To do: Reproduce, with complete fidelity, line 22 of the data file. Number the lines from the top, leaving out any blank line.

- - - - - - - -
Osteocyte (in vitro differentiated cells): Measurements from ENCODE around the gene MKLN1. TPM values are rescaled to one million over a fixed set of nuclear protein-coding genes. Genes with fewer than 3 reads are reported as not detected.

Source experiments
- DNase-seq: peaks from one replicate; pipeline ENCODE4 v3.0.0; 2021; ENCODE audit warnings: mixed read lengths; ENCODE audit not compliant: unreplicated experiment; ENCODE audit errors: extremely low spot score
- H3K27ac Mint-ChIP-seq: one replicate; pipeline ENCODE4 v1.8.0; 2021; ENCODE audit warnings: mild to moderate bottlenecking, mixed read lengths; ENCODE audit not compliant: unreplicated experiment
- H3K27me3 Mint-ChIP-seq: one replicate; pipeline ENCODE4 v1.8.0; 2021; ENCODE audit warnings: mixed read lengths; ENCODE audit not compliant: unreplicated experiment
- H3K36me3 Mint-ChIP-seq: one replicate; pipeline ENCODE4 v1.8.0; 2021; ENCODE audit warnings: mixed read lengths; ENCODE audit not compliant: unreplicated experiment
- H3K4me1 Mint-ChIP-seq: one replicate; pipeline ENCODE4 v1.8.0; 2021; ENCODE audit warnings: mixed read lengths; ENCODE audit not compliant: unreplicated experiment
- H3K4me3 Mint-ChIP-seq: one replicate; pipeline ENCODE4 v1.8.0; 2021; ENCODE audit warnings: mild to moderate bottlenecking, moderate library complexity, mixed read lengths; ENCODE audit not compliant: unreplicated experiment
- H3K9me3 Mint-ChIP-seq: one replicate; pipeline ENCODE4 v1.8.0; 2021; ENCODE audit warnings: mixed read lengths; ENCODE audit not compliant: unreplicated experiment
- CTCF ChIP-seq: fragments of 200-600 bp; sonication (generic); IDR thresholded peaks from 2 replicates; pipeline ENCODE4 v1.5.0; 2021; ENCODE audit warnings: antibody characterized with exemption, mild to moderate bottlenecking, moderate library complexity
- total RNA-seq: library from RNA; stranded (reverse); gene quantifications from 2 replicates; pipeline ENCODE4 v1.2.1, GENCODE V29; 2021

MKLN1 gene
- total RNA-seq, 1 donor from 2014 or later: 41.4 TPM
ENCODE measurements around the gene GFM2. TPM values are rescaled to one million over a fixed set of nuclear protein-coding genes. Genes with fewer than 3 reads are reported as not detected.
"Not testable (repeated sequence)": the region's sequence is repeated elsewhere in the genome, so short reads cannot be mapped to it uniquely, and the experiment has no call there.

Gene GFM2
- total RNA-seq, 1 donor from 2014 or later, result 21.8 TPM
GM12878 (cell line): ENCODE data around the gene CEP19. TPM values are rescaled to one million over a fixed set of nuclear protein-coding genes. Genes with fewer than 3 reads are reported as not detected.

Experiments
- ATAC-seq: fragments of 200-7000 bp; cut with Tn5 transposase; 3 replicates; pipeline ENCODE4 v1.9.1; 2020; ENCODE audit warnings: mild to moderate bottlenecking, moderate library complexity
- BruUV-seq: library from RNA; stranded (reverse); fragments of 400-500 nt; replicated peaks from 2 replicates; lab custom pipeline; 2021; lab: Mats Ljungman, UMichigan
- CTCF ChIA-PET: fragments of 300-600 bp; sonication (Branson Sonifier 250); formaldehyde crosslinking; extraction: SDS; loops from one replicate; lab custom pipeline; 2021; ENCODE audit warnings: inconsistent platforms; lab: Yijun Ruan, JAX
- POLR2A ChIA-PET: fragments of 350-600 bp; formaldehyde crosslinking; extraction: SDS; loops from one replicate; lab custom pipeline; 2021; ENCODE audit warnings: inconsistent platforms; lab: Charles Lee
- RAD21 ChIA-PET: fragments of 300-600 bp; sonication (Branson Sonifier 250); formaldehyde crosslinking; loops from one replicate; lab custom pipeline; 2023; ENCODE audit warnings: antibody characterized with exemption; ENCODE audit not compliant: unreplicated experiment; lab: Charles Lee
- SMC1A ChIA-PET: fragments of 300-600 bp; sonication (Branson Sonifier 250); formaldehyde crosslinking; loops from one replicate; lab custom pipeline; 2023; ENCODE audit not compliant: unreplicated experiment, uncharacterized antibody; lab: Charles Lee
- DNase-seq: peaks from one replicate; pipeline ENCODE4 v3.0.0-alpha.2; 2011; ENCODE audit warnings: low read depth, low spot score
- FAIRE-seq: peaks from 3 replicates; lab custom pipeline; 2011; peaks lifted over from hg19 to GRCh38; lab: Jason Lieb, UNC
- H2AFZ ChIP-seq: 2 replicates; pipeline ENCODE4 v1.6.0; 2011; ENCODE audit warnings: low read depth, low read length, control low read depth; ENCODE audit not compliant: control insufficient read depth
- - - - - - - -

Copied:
- CTCF ChIA-PET: fragments of 300-600 bp; sonication (Branson Sonifier 250); formaldehyde crosslinking; extraction: SDS; loops from one replicate; lab custom pipeline; 2021; ENCODE audit warnings: inconsistent platforms; lab: Yijun Ruan, JAX